AZ Capitol Times
By Hank Stephenson

Next time you’re dining in a fine restaurant, you may find yourself breaking bread next to a miniature horse – but at least it won’t be a ferret, squirrel or snake.

The House on Wednesday took the first step towards allowing miniature horses to enter restaurants when the Health Committee unanimously approved a measure that would classify miniature horses as service animals.

And although at first blush the measure may sound like another zany idea from the Arizona Legislature, in reality the bill would bring state laws up to speed with the latest version of the Americans with Disabilities Act, which defines service animals as only trained dogs and miniature horses.

Currently, state law defines service animals as dogs “or other animals” that are trained to do work or perform tasks for the benefit of an individual with a disability.

That ambiguous definition of service animal has lead to all sorts of problems, said Sherry Gillespie of the Arizona Restaurant Association.

Gillespie told the committee that HB2401, sponsored by Republican Rep. Heather Carter of Cave Creek, would solve a major quandary for restaurants: an increase in the number of people abusing the service animals law by bringing pets to dine with them that are not really service animals.

“Restaurants try to make every single accommodation for people dining there, but those accommodations must be reasonable,” she said.

Roxanne Nielson, owner of Prescott Brewing Company, has seen her fair share of people requesting unreasonable accommodations at her restaurant.

“We’ve had problems with the idea of service animals versus pets for many, many years,” she said. “I can’t say that we’ve had lions and tigers and bears, but we’ve had parrots and ferrets and squirrels, I kid you not. People coming in with birds on their shoulder, ferrets in little slings, squirrels in slings, dogs in purses, dogs in men’s briefcases.”

Nielsen said she used to look the other way as long as the animals weren’t causing problems, but in recent years people have started thinking of their pets as family members and expecting them to be able to go anywhere a human goes, and the trend has become too large to ignore.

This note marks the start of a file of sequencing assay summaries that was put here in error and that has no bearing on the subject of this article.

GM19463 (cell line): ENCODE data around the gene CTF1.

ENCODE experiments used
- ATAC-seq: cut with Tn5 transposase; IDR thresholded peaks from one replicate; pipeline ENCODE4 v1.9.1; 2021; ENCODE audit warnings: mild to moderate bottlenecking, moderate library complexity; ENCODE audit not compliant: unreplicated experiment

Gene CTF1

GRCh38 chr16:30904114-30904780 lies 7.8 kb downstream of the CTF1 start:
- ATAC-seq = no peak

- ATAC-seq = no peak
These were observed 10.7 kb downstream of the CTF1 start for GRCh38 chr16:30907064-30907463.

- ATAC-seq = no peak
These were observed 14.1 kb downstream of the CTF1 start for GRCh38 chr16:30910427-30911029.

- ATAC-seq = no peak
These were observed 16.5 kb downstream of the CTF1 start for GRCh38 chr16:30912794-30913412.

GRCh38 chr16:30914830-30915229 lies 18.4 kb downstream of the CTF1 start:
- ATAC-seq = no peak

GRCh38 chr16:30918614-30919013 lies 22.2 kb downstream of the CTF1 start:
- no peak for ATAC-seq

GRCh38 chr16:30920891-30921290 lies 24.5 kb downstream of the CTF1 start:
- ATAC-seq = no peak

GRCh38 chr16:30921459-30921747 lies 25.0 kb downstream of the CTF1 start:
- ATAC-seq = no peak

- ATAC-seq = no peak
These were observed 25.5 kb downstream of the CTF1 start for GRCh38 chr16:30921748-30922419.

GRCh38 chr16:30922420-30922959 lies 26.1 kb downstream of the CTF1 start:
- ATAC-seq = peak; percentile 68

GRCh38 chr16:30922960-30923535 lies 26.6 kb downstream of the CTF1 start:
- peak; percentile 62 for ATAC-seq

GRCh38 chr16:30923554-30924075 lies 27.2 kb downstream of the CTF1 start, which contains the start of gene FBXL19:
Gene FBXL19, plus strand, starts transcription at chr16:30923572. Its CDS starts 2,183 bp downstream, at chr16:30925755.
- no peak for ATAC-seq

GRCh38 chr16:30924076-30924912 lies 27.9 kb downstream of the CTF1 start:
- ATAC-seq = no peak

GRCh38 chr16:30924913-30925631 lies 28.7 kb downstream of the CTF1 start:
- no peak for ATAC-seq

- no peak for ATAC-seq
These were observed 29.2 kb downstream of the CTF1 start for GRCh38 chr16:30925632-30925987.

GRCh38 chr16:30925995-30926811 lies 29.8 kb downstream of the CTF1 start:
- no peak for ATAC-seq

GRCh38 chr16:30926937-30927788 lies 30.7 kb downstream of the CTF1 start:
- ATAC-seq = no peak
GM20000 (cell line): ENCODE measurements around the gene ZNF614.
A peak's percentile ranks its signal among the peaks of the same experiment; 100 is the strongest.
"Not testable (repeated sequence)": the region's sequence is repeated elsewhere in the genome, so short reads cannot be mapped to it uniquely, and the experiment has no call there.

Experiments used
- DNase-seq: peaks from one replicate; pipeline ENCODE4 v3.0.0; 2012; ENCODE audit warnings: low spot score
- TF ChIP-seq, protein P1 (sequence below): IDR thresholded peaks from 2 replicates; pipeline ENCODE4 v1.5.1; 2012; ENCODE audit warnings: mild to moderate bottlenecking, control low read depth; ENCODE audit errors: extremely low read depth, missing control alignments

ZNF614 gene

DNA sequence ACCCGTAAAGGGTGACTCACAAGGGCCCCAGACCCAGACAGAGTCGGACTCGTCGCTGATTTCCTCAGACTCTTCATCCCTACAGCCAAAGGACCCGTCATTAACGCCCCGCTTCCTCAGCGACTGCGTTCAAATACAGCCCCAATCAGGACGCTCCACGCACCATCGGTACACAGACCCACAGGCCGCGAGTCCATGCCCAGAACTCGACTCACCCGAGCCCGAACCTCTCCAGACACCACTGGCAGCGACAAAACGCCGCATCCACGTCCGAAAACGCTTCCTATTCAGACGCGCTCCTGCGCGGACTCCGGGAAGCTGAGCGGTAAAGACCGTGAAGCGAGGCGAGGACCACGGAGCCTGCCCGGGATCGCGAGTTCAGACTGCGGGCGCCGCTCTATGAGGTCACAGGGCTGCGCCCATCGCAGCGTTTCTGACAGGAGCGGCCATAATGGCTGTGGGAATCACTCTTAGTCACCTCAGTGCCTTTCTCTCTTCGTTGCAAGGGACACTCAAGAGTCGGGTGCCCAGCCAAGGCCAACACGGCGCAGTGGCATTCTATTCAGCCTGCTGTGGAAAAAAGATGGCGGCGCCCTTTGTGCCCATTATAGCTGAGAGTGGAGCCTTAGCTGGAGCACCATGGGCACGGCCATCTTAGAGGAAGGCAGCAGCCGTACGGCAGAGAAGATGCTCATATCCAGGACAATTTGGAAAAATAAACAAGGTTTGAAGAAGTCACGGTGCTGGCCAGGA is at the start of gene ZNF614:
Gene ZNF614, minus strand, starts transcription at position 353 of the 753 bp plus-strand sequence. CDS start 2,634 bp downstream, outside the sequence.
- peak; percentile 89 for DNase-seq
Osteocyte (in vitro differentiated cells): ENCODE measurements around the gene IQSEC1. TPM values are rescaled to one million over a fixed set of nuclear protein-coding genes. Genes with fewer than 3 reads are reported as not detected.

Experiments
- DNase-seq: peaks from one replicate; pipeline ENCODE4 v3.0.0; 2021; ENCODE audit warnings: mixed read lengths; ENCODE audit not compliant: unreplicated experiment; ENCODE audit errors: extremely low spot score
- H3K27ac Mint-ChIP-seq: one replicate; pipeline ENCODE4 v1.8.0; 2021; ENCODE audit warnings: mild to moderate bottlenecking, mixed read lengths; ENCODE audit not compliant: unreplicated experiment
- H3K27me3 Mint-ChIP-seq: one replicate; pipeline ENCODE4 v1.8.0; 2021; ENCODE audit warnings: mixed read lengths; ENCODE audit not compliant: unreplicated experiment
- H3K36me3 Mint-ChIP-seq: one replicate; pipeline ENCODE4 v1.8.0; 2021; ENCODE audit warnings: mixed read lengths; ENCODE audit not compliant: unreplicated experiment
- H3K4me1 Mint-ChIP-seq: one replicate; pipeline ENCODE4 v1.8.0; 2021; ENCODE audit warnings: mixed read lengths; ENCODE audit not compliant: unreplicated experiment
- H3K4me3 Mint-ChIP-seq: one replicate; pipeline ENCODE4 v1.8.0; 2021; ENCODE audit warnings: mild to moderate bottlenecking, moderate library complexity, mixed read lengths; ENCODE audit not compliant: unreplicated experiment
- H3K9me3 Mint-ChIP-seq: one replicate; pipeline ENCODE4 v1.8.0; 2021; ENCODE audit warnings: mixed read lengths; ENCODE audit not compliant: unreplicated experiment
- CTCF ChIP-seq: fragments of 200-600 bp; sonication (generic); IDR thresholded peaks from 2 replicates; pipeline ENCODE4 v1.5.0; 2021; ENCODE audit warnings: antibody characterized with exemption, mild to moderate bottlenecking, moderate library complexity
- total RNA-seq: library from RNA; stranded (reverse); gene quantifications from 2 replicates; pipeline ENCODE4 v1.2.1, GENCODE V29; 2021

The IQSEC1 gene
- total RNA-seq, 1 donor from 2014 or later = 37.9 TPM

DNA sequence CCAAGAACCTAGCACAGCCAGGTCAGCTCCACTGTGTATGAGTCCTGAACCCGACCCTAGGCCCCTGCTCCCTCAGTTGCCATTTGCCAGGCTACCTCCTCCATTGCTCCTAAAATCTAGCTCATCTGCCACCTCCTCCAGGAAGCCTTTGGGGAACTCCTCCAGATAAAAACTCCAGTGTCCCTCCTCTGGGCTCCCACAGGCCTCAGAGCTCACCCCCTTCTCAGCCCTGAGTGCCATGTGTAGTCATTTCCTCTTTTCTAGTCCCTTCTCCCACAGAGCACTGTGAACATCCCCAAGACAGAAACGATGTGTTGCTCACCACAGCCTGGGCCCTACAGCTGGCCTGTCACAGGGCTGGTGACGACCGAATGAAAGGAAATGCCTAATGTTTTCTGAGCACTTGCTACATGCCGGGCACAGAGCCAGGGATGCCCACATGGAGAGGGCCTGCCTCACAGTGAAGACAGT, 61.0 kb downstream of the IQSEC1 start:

About six months ago, the problem became so rampant that Nielsen made laminated cards for each of her employees to carry with them that list the ADA rules and requirements for service animals.

According to the federal law, business owners are only allowed to ask customers if their service animal is required because of a disability and what tasks the animal has been trained to perform. They cannot ask for special identification or medical documentation for the animal, or to demonstrate the animal’s ability to perform service work or tasks. Nor can they ask about the person’s disability. Most state and local government, business, nonprofits must allow service animals, though there are some exceptions.

The bill does not prohibit restaurants or businesses from allowing other animals inside, if they wish and it doesn’t infringe on other regulations.

The ADA added miniature horses to the two-species list of approved service animals in May, 2011. Miniature horses range between 24 to 34 inches in height and weigh between 70 and 100 pounds, and live much longer than dogs, which is important because fully trained service animals are expensive.

Carter, who sponsored the bill, chairs the House Health Committee and also rides show horses. She said miniature horses can be trained to do almost all the tasks dogs can do, and can make a big difference in the life of a disabled person.

“They live longer than dogs, they can be trained to do different tasks than dogs can be trained to do, and just to answer the question that everyone has been asking in the halls, for the record, they’re fully potty trained,” she said.

Service animals can be trained to perform work or tasks for people who are blind or deaf; they can pull wheelchairs, alert and protect a person having a seizure, remind a person with mental illness to take prescribed medications, calm a person with post traumatic stress disorder during an anxiety attack and perform other duties. Animals whose sole function is to provide comfort or emotional support do not qualify as service animals under the ADA.

Before voting for the measure, Democratic Rep. Victoria Steele of Tucson said she believes other animals that can also perform those duties should be considered service animals, but this bill is a step in the right direction.

“Even though it might sound amusing, these service animals do offer a valid service,” she said. “And while I personally think that list should be expanded beyond horses and dogs – I’m a cat person – I think this is (an important bill).”